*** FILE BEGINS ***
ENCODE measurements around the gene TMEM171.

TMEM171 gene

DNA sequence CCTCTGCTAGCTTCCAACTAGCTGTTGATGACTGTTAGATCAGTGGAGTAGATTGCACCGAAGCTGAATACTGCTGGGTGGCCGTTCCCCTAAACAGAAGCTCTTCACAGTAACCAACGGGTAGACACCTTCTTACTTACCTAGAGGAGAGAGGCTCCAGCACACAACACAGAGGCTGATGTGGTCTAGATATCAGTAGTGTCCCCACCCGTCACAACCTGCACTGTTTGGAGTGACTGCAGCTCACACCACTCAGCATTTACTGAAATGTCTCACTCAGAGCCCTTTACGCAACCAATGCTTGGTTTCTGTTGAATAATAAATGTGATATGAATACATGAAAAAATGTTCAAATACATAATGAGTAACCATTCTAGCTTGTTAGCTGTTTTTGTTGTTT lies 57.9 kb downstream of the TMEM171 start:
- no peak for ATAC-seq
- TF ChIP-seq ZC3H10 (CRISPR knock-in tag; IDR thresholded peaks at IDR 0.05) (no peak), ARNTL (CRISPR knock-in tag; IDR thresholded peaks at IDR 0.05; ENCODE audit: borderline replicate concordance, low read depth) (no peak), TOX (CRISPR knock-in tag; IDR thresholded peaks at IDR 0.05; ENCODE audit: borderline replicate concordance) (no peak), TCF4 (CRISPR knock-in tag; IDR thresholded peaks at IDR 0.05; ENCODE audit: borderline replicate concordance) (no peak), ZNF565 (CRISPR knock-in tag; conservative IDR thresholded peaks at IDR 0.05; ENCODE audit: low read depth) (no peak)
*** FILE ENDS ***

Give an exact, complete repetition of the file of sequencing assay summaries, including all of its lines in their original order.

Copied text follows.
ENCODE measurements around the gene TMEM171.

TMEM171 gene

DNA sequence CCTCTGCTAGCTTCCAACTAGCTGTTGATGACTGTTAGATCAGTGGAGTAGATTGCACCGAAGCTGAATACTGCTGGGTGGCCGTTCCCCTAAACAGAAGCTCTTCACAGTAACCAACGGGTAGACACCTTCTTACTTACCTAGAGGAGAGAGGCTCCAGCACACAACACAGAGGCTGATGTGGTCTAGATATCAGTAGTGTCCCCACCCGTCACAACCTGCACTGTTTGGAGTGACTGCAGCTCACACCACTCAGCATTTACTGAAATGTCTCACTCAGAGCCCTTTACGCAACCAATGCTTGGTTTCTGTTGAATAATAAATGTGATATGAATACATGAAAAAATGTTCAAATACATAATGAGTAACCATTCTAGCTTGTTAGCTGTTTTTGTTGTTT lies 57.9 kb downstream of the TMEM171 start:
- no peak for ATAC-seq
- TF ChIP-seq ZC3H10 (CRISPR knock-in tag; IDR thresholded peaks at IDR 0.05) (no peak), ARNTL (CRISPR knock-in tag; IDR thresholded peaks at IDR 0.05; ENCODE audit: borderline replicate concordance, low read depth) (no peak), TOX (CRISPR knock-in tag; IDR thresholded peaks at IDR 0.05; ENCODE audit: borderline replicate concordance) (no peak), TCF4 (CRISPR knock-in tag; IDR thresholded peaks at IDR 0.05; ENCODE audit: borderline replicate concordance) (no peak), ZNF565 (CRISPR knock-in tag; conservative IDR thresholded peaks at IDR 0.05; ENCODE audit: low read depth) (no peak)